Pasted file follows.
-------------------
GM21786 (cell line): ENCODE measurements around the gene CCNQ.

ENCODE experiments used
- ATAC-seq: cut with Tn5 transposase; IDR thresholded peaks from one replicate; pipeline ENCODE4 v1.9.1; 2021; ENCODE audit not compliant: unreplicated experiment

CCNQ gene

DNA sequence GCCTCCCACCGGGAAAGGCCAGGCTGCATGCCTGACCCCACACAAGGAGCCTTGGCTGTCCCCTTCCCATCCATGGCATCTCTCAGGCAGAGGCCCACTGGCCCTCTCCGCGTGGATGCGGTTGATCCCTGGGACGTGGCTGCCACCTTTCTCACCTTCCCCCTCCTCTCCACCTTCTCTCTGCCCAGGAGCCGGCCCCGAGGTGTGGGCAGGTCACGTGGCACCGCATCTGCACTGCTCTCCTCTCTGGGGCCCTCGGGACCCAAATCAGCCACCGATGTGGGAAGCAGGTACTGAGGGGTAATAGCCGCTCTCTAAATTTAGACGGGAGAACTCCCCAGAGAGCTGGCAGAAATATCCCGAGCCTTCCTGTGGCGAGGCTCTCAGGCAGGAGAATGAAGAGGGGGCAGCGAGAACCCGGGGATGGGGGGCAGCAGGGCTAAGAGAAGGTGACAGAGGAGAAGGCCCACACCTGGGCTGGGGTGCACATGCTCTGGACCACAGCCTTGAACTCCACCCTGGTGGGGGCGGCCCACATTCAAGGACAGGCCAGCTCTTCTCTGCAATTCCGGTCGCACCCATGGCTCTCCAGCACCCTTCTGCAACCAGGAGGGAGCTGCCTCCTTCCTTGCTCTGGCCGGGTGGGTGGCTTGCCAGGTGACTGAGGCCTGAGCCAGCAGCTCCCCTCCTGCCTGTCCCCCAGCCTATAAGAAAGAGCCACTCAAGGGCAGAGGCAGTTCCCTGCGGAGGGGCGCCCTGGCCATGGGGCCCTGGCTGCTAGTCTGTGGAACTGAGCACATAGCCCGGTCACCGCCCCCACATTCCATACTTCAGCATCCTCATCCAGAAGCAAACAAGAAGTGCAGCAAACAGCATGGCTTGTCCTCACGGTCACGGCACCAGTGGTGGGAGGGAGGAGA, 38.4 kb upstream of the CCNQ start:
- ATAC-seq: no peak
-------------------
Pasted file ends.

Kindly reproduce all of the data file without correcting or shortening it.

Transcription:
GM21786 (cell line): ENCODE measurements around the gene CCNQ.

ENCODE experiments used
- ATAC-seq: cut with Tn5 transposase; IDR thresholded peaks from one replicate; pipeline ENCODE4 v1.9.1; 2021; ENCODE audit not compliant: unreplicated experiment

CCNQ gene

DNA sequence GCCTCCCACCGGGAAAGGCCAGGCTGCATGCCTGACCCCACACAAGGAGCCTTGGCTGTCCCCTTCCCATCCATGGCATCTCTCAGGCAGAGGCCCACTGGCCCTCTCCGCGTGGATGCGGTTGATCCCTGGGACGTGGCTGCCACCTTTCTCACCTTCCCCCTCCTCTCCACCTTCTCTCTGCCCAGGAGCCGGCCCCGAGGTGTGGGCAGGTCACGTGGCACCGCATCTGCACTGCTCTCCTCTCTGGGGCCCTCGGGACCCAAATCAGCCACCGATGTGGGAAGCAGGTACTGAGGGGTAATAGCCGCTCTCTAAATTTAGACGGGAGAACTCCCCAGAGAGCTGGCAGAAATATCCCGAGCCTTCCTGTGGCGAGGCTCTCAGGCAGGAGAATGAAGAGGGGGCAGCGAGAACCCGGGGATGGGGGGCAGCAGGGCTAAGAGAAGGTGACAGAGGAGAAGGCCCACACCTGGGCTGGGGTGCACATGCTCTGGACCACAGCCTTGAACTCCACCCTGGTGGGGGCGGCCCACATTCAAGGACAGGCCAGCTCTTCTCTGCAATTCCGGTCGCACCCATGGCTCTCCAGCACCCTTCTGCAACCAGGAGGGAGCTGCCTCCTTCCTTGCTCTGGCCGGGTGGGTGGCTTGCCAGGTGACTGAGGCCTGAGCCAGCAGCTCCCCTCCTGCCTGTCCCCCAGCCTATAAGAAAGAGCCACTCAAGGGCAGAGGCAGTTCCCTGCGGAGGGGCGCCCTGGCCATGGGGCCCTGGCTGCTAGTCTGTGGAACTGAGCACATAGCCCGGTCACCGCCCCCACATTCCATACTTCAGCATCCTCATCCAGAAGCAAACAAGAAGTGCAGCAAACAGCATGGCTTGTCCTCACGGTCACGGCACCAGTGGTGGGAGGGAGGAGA, 38.4 kb upstream of the CCNQ start:
- ATAC-seq: no peak